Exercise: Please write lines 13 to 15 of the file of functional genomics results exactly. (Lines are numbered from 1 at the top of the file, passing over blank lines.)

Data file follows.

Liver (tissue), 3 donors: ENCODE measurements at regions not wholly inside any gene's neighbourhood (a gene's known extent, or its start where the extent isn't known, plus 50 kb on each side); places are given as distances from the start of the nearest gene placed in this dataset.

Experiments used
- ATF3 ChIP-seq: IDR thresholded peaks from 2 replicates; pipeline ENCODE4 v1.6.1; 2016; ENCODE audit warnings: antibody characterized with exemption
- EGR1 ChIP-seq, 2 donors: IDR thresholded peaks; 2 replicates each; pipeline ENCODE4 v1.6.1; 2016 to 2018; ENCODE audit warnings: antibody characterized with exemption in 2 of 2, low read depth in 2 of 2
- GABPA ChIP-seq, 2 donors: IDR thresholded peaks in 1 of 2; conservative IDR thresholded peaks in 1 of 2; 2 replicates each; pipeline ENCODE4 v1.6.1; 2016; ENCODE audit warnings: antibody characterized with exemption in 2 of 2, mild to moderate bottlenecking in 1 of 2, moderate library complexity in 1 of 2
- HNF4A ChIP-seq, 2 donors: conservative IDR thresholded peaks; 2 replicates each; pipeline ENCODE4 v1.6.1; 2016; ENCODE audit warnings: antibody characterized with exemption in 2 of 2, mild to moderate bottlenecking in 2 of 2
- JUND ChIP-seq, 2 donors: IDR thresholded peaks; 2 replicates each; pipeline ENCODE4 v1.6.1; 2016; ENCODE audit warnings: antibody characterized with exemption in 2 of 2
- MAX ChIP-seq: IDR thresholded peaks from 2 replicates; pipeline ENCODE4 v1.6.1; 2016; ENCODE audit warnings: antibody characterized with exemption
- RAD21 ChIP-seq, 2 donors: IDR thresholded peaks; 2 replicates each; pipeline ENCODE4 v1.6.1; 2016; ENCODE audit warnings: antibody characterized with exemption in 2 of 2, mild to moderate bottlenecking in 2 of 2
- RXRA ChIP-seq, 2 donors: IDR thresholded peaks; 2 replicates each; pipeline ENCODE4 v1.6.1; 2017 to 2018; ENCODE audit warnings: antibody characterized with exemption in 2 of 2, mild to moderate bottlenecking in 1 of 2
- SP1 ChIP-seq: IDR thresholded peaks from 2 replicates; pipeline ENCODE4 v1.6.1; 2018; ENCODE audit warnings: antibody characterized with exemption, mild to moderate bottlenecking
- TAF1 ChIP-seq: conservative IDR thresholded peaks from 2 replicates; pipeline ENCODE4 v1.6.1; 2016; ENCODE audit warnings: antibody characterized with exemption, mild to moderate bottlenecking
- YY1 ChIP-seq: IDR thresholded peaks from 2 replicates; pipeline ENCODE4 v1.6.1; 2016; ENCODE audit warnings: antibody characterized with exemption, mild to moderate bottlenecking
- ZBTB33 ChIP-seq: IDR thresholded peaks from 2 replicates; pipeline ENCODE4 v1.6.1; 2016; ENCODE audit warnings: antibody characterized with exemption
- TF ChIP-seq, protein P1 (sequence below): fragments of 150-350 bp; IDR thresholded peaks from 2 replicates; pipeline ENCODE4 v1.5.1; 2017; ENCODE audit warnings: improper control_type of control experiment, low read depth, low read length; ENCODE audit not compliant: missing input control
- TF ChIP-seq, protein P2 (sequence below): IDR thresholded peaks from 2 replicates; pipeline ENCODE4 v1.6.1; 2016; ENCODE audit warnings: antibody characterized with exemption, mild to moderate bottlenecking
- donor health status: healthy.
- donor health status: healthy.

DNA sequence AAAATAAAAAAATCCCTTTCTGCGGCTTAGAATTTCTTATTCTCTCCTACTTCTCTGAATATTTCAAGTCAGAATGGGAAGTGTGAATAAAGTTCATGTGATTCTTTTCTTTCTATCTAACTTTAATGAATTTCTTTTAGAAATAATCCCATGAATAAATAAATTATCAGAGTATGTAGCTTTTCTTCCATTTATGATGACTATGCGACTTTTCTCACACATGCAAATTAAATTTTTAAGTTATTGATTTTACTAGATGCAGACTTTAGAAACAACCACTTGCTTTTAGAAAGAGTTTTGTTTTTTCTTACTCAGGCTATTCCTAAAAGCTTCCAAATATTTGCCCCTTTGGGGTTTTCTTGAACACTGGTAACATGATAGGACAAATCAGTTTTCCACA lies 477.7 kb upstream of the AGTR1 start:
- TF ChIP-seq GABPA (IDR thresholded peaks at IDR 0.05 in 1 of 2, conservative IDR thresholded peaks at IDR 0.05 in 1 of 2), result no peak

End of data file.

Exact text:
- YY1 ChIP-seq: IDR thresholded peaks from 2 replicates; pipeline ENCODE4 v1.6.1; 2016; ENCODE audit warnings: antibody characterized with exemption, mild to moderate bottlenecking
- ZBTB33 ChIP-seq: IDR thresholded peaks from 2 replicates; pipeline ENCODE4 v1.6.1; 2016; ENCODE audit warnings: antibody characterized with exemption
- TF ChIP-seq, protein P1 (sequence below): fragments of 150-350 bp; IDR thresholded peaks from 2 replicates; pipeline ENCODE4 v1.5.1; 2017; ENCODE audit warnings: improper control_type of control experiment, low read depth, low read length; ENCODE audit not compliant: missing input control